Installation view. Photography: Justin.


September 9th through November 27th, 2011 VIP reception: Friday September 9th, 6-8pm

Artists: Chen Wei, Cheng Ran, Guo Hongwei, Gabriel Lester, He An, Liang Yuanwei, Liu Wei, Sun Xun, Wang Yuyang


LEO XU PROJECTS is pleased to present group exhibition “Sweet Dreams (are made of this)” for the gallery’s inaugural show, featuring a selection of commissioned works from Liang Yuanwei, Chen Wei, Cheng Ran, Guo Hongwei, Wang Yuyuang as well was pieces by Liu Wei and Sun Xun. Also on view are the re-staging of two classic pieces by He An and Gabriel Lester. The show runs from September 9th through to November 27th.

Referencing the 1983 hit from British music-duo Eurythmics of the same name, the exhibition takes the lyrics of “Sweet Dreams” as a foundation in which to explore and portray the oddities of both the utopian and dystopian-like elements of our everyday lives wherein “everybody’s looking for something”. In a time where the world feels increasingly small, this exhibition asks the presented artists to ponder the development of “relationships”, whether it be to themselves, to others, to society, from culture to culture or to their studio practices, especially with regards to the ever-changing visions of society, and of present reality.

The exhibition begins with a piece from Beijing-based installation artist He An, entitled “Do You Think That You Can Help Her, Brother?” (2008-2009). Using stolen signs from various neon marquees and metal billboards across China, He An creates an array of calligraphic delights, combining different radicals and characters to create his desired words and sentences. Displayed is the third section of a larger piece of work narrating a love story between an adult-film star and a working class boy, created through the re-appropriation of found sentences across various online platforms. Through the process in which the artist creates the story, combined with his method of juxtaposing the large variety of calligraphic content of China’s public signing, He An creates a new form of writing by deconstructing the viewer’s association with the familiar signs, styles and language, and in turn investigates the relationships between the artist or viewer with the public and virtual world.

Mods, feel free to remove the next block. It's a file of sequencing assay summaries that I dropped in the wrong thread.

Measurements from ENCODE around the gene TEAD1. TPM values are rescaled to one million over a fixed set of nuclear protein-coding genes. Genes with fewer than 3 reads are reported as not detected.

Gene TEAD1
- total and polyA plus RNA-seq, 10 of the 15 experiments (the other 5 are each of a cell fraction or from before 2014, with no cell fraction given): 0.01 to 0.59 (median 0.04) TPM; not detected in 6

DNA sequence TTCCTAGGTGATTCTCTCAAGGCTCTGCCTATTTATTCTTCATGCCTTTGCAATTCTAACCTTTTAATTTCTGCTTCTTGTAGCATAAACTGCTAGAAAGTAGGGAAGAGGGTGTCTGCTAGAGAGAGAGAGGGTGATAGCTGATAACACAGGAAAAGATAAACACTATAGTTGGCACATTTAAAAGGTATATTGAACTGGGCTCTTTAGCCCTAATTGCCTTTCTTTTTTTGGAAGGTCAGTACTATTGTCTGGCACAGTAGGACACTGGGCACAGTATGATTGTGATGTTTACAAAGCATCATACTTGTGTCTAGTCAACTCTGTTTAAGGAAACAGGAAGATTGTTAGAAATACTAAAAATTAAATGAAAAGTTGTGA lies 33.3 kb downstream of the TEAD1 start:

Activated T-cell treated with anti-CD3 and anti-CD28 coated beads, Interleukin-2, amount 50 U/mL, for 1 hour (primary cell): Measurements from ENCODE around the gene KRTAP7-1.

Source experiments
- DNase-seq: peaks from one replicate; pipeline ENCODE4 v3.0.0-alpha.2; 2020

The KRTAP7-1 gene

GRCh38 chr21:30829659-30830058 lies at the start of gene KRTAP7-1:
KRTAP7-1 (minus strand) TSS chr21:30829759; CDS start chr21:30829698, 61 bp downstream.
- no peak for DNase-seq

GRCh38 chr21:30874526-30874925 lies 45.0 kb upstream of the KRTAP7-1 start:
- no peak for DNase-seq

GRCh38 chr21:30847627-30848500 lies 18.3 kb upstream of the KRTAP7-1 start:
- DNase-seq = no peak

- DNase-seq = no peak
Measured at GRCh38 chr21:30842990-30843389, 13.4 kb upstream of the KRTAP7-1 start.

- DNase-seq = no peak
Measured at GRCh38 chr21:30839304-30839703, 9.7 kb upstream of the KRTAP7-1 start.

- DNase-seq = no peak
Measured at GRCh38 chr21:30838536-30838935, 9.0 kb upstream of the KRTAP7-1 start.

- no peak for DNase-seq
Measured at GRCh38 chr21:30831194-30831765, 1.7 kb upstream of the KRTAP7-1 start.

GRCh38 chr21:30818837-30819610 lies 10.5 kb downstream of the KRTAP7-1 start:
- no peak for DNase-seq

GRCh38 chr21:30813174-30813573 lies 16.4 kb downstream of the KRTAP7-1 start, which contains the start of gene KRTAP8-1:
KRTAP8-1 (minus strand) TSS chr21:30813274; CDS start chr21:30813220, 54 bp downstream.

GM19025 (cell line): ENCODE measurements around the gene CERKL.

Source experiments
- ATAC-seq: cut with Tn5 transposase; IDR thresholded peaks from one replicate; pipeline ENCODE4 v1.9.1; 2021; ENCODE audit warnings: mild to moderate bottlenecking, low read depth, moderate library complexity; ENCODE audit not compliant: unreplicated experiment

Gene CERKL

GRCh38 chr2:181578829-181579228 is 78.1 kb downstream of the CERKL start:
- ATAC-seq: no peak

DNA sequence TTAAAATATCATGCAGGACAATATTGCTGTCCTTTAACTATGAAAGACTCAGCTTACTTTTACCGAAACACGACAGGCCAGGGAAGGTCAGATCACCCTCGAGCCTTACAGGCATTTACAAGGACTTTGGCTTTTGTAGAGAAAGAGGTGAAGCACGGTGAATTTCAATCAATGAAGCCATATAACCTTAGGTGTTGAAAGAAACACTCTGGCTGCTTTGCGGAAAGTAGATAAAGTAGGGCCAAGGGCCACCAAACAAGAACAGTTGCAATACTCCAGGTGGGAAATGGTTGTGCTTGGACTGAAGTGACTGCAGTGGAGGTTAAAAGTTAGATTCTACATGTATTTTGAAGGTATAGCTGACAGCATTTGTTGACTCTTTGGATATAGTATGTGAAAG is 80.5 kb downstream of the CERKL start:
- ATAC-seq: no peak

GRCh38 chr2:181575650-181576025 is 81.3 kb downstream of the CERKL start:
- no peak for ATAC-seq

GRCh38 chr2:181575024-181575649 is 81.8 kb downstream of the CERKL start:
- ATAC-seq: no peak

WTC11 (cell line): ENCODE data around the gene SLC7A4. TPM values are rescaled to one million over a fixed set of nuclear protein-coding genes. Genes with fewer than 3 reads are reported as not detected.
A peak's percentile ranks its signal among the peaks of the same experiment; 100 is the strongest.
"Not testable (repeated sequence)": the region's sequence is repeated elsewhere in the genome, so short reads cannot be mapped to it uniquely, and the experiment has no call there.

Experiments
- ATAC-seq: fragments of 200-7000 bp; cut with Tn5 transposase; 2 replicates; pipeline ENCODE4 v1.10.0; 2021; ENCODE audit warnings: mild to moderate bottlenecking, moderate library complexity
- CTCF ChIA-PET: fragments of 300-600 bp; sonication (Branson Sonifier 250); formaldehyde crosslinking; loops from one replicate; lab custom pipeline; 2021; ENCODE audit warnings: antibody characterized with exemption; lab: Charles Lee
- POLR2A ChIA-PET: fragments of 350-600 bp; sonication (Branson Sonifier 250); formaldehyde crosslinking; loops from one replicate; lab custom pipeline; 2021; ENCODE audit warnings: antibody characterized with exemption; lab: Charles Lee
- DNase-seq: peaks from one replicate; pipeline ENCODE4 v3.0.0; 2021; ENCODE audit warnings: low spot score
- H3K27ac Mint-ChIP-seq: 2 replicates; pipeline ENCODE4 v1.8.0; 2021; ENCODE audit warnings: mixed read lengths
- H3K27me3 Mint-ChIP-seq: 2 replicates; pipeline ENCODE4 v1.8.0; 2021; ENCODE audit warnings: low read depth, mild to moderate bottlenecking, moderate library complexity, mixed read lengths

In a similar process of production, a new ‘China-focused’ remake of Gabriel Lester’s “All Right” (2006-2011), originally commissioned for the 2006 Busan Biennale, sees once again the use and re-appropriation of found imagery to narrate the artist’s allegorical story. Set in the post Cold War era, the story follows a young boy from China on his journey of escape from his native country across to pre-1989 Berlin, and to Russia, before his return home by boat. By create a visual collage of unrelated .jpegs and footage, as well as placing it within the realm of self-discovery and reliance, Lester uses his studio practices to reflect on his own interpersonal relationships, reflecting the healing process of mourning.

Cheng Ran’s video “Chewing Gum Paper” (2011), in which he creates a hypnotic celestial dreamscape set against an equally mesmerizing soundtrack featuring an edited loop of Martin Luther King’s “I have a dream”. Set into motion by the vibrations of a rock band’s performance, chewing gum wrappers shaped into small spheres dance atop a drum’s surface, mimicking the movements of a large gathering or demonstration of people. In the process of captivating the audience with his simplistic aesthetics, Cheng Ran employs his playfulness and satire to demonstrate a longing for an alternate universe.

Fuxin-born Sun Xun’s pastel on canvas works from the series 21 gram (2007) aims to twist the viewers’ understanding of familiarities as we are provided insights into his larger piece of video animation of the same title via his storyboards. The full work, which reimagines China’s modern history through a western capitalist eye, creates a world of dystopian madness, but to a storyline all to close to our own history. By doing so, Sun Xun examines the relationships between people, collective truths and absolute certainties.